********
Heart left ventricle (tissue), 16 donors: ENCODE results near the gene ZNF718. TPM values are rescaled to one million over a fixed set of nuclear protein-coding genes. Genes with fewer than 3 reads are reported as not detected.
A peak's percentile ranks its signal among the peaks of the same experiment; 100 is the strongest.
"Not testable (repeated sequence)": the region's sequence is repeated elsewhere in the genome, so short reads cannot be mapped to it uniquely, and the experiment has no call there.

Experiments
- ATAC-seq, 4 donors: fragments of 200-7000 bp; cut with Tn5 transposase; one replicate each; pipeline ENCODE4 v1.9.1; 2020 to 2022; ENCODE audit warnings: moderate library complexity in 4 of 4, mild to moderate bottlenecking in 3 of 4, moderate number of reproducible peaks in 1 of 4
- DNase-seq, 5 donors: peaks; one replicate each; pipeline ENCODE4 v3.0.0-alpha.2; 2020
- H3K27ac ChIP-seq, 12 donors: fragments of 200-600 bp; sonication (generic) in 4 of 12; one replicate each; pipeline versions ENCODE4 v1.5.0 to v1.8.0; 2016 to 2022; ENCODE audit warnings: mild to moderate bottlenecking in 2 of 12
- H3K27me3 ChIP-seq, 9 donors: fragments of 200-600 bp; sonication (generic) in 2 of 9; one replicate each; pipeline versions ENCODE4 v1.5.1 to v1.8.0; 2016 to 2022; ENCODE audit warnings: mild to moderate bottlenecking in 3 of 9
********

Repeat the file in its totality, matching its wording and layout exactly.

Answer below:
Heart left ventricle (tissue), 16 donors: ENCODE results near the gene ZNF718. TPM values are rescaled to one million over a fixed set of nuclear protein-coding genes. Genes with fewer than 3 reads are reported as not detected.
A peak's percentile ranks its signal among the peaks of the same experiment; 100 is the strongest.
"Not testable (repeated sequence)": the region's sequence is repeated elsewhere in the genome, so short reads cannot be mapped to it uniquely, and the experiment has no call there.

Experiments
- ATAC-seq, 4 donors: fragments of 200-7000 bp; cut with Tn5 transposase; one replicate each; pipeline ENCODE4 v1.9.1; 2020 to 2022; ENCODE audit warnings: moderate library complexity in 4 of 4, mild to moderate bottlenecking in 3 of 4, moderate number of reproducible peaks in 1 of 4
- DNase-seq, 5 donors: peaks; one replicate each; pipeline ENCODE4 v3.0.0-alpha.2; 2020
- H3K27ac ChIP-seq, 12 donors: fragments of 200-600 bp; sonication (generic) in 4 of 12; one replicate each; pipeline versions ENCODE4 v1.5.0 to v1.8.0; 2016 to 2022; ENCODE audit warnings: mild to moderate bottlenecking in 2 of 12
- H3K27me3 ChIP-seq, 9 donors: fragments of 200-600 bp; sonication (generic) in 2 of 9; one replicate each; pipeline versions ENCODE4 v1.5.1 to v1.8.0; 2016 to 2022; ENCODE audit warnings: mild to moderate bottlenecking in 3 of 9